Appetite comes with eating: My food tour to Kazan

by Maria Stepanova


The smell of fresh pastries is difficult to confuse with anything else: that scrumptious and persuasive smell of yeast, dough, chicken and potatoes, mixed with the sweet notes of almond and cinnamon.


Several saleswomen are bustling behind the counter, serving at least ten visitors in the bakery. Everyone is talking loudly, choosing which potato dessert is best to take. Yeah-yeah, you heard it right. In Tatarstan, the traditional dessert consists not of raspberries or cream but of chicken, rice, beef, raisins, cottage cheese and potatoes. There are at least ten types of desserts displayed in the window. An embarrassment of riches, as one might say. The man next to me advises taking an uchpochmack and elesh. He says, "It's a sin not to try!" and I go for them.



The national cuisine of Tatarstan is undoubtedly unique. It is different from what you can try in the European part of Russia. Tatarstan dishes are mainly of Turkic origin: nourishing stews, cheese pies, dried fruits and honey sweets for tea. Every tourist should try these delicious and flavorful dishes to better understand the identity and culture of the Tatars. Food has a history of its own!


BAKERIES, CAFES AND RESTAURANTS

Not every tourist has deep pockets. You’ve got to know the places.


Where in Kazan can you have tasty and cheap food?


Firstly, pay a visit to cafe "Tyubetey" to try their signature burger “kystyburger” and the "queen of Tatar desserts”, gubadia pies .



Secondly, pop in hip bakeries, which offer hearty Tatar desserts for every taste. Below is a list of dishes that every tourist should try:

1. Echpochmak, a Tatar and Bashkir national dish, a baked pie made of yeast dough with a filling of potatoes, meat (beef, lamb, goose, duck or onion).

2. Balish, a dish with pieces of fatty meat mixed with half-cooked millet, rice or sliced raw potatoes.

3. Kystybyy, a baked flatbread stuffed with porridge (more often millet porridge) or stew, and, more recently, mashed potatoes.


Thirdly, visit "Zhar-Svezhar" bakery on Bauman Street, whose artisanal breads and pastries are among the best in the town. Buns are inexpensive, about 60-120 rubles each, but they are very nutritious. So, don't take more than two or three.


Like any other major Russian city, Kazan can boast of an abundance of quality dining restaurants, but not all of them specialize in Tatar cuisine. Those worth visiting include the fancy restaurant "Yam-Yashel", where guests are offered a Tatar-style azu, which is made of stewed meat with tomatoes, onions and potatoes in a hot sauce. Also, you can try their tea served with an exquisite jam made of cones.



The next culinary stop should be made at "Staro-Tatarskaya Sloboda", an amazing place in the center of the capital, where you can find spacious wooden huts with their own courtyards, livestock, and all other imitations of a rural residence. In “Tatar Manor” restaurant, an absolute must-eat dish is tokmach with chicken (a belly-warming bowl of chicken soup).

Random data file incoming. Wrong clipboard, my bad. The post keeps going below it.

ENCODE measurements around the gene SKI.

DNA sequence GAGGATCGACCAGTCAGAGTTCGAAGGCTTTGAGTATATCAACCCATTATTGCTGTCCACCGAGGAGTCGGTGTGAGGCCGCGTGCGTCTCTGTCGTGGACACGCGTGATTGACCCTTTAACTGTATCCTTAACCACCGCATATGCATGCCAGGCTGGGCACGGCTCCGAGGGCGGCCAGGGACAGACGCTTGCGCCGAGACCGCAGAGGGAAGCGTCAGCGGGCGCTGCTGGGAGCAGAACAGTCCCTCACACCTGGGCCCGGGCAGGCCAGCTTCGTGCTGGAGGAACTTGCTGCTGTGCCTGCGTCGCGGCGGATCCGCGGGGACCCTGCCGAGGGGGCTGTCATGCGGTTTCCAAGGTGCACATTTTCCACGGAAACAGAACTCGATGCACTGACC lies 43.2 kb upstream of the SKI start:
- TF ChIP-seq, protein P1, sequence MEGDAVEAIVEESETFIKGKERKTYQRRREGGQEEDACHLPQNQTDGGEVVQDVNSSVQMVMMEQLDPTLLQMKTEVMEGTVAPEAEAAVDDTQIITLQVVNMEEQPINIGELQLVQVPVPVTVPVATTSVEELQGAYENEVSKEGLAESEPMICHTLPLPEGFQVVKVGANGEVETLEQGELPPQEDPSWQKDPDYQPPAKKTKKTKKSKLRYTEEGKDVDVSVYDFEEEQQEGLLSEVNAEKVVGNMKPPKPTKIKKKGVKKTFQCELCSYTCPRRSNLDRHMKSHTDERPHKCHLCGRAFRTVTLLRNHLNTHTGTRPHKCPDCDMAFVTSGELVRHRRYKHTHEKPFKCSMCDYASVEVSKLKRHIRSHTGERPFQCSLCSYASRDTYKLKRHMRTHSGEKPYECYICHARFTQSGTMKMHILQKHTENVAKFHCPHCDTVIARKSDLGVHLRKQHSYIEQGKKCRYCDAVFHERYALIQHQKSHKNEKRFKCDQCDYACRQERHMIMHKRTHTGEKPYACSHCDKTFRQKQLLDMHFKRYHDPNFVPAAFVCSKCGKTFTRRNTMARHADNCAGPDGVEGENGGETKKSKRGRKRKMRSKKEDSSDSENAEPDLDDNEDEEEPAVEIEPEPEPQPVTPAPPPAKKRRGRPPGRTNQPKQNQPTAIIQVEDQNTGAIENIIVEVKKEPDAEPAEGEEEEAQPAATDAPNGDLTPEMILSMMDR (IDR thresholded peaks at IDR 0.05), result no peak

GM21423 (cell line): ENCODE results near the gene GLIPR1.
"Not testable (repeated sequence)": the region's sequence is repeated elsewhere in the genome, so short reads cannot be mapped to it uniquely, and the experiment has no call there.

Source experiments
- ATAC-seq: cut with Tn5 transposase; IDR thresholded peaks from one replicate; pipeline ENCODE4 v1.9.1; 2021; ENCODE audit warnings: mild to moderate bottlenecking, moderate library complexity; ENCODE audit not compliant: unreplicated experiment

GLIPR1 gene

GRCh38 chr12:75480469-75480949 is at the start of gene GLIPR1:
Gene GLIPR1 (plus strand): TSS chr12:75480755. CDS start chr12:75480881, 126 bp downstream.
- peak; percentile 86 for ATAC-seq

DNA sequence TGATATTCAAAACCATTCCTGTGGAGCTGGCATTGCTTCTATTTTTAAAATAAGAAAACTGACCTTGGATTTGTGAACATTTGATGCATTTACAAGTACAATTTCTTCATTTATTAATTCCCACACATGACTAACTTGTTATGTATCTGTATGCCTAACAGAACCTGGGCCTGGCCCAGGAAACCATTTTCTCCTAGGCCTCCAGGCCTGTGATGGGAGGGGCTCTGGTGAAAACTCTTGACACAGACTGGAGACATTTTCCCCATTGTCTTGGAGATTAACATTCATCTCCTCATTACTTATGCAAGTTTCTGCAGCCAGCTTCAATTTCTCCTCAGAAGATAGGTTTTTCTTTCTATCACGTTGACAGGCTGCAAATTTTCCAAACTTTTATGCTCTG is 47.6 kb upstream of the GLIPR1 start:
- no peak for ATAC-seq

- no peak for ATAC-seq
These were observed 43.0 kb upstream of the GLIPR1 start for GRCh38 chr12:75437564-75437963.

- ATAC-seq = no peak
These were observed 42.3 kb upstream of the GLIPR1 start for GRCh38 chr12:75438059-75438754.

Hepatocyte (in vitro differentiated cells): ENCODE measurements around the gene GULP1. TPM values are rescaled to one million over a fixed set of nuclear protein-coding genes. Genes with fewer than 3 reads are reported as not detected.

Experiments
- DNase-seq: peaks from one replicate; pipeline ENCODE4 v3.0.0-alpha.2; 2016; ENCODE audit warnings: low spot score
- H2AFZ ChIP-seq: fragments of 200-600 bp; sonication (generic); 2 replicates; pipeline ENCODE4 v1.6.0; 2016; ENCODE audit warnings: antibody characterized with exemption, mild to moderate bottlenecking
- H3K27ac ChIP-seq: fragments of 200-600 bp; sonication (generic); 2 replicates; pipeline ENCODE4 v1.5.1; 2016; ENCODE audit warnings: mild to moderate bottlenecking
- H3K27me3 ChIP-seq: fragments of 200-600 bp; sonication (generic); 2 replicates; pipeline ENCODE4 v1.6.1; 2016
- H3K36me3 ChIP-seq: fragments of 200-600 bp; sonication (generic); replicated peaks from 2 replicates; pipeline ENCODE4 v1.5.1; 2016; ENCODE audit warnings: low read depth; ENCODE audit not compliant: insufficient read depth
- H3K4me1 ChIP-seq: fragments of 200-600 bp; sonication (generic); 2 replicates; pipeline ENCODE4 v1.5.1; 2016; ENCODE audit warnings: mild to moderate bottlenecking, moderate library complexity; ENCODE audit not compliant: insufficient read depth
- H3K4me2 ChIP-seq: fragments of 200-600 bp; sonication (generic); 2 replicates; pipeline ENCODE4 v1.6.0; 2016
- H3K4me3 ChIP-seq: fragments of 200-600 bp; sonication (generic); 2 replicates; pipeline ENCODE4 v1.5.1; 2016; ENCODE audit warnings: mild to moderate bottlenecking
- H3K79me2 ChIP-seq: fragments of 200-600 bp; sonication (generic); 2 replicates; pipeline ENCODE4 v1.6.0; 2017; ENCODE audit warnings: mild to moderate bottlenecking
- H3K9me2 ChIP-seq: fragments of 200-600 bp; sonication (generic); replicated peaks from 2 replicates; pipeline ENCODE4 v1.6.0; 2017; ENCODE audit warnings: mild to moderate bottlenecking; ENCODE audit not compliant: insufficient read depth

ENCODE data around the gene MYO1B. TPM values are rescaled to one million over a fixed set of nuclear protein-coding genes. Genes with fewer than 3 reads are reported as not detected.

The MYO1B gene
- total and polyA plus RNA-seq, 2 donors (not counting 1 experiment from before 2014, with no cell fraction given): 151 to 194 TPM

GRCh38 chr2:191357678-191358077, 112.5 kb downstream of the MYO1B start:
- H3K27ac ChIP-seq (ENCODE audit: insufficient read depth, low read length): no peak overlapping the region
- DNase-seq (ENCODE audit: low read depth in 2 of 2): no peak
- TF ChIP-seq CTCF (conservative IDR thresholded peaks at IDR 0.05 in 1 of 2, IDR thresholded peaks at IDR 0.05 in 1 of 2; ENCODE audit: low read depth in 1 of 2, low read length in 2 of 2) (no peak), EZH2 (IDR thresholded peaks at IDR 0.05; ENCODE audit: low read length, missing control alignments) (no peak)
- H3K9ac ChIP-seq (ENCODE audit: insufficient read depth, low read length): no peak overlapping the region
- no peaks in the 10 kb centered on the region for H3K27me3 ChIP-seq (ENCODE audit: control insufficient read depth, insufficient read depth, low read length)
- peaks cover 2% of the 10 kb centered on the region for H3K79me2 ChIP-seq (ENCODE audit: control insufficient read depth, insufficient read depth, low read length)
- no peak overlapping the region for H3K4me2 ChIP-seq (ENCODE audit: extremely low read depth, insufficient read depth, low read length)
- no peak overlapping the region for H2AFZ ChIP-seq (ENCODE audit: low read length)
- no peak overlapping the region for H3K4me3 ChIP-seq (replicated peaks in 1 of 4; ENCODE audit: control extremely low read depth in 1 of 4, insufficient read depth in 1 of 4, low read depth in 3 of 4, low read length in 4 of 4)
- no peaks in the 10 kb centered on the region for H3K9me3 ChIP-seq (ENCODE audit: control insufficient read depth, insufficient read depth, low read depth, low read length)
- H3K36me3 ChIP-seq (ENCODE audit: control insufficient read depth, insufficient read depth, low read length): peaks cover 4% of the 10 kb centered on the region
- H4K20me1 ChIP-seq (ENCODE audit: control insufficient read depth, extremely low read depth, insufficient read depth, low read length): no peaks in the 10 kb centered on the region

SHOPS AND MARKETS

“Have you already bought the Bugulma balm?” asked a taxi-driver, when I got into the car with my heavy shopping bags. Embarrassed, I had to admit that it was the first time I heard about that balm. Then I asked the driver what else was worth buying and he came up with quite a huge list, which I have narrowed down to five items:


1. Chak-chak, an oriental flour cookie made of deep-fried dough pieces mixed with honey syrup.

2. Bugulma balsam, a drink based on various herbs (dushnitsa, Hypericum, sweet clover, motherwort, etc.).

3. Baursaks, a dessert made of strips of dough, deep-fried and soaked in honey or sugar syrup.

4. Halva, a dessert of Oriental origin, made from sugar and nuts or seeds. Halva is not considered a national dessert of the Tatars, but I decided to add it to the list because only in Kazan I tasted a truly delicious signature halva, "Jojo".

5. Talkysh Kaleve, cones made of sugar threads that melt in your mouth. This is one of the most difficult dishes of Tatar cuisine. Dessert is made from honey-sugar caramel, which is pulled into sweet threads. They are fixed in this state with a mixture of flour and melted butter.


In Kazan, farmers markets are still flourishing. Number one among them is the Central Market, located on Martin Mezhlauka Street in the Vakhitovsky district. Markets are crammed with affordable dishes, attracting a steady stream of hungry customers throughout the day. Tourists usually buy home-made horse sausage, fresh and organic, which is supplied in large amounts by local farmers.



There is also a supermarket of homemade food "Bahetle'', where you can buy Bugulma balm and chak-chak.



Walking along Bauman Street, make sure to visit the shop of traditional Tatar products "Tatproduct", where makers source top-notch ingredients from artisanal producers to create immaculate desserts. On the shelves, you can find original “Jojo” halva, Talkysh Kaleve, baursaks and a lot more.





On my way to the airport, I popped into the market to buy some sausage. The kind saleswoman offered me to try different sorts of sausage: "Appetite comes with eating. Once you try this sausage you will come back for more!”

Guess what? She was absolutely right! I will definitely go back to Tatarstan for more.

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